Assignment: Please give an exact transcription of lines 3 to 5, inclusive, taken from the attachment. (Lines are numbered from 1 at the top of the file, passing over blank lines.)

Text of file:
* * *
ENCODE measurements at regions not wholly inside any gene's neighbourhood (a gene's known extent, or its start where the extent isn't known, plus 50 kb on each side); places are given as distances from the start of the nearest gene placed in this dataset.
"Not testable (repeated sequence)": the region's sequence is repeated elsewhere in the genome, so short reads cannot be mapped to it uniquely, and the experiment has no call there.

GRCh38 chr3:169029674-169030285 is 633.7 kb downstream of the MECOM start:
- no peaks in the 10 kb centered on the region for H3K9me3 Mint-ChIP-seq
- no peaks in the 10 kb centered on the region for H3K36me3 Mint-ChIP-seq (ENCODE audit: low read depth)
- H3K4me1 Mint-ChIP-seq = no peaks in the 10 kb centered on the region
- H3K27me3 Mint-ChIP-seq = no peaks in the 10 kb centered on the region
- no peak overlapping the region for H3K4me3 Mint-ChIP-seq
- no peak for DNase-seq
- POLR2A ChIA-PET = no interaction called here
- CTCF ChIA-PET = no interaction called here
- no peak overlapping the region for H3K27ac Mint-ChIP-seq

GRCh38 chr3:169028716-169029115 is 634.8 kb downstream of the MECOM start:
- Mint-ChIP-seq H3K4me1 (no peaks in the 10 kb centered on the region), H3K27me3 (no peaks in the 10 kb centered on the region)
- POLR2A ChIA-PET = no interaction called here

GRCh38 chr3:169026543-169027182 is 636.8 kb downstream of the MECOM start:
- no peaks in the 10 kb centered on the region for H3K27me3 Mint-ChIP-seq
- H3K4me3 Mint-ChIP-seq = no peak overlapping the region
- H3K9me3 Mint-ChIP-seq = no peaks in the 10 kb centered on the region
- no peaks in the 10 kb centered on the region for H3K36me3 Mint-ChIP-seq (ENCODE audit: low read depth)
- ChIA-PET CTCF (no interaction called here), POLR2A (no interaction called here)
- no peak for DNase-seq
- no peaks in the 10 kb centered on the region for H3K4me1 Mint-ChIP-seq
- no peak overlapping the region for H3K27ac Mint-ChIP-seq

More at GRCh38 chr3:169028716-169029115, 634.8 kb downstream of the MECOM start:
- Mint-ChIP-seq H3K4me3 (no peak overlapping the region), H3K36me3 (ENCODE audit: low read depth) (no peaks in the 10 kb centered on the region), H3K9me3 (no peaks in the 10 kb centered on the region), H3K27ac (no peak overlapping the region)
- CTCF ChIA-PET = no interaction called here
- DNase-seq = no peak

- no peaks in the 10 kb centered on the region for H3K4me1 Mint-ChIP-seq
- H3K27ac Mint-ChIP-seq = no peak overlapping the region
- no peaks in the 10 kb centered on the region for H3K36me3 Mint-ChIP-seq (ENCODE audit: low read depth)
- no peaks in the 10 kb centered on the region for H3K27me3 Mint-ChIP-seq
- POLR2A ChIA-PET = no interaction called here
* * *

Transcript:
GRCh38 chr3:169029674-169030285 is 633.7 kb downstream of the MECOM start:
- no peaks in the 10 kb centered on the region for H3K9me3 Mint-ChIP-seq
- no peaks in the 10 kb centered on the region for H3K36me3 Mint-ChIP-seq (ENCODE audit: low read depth)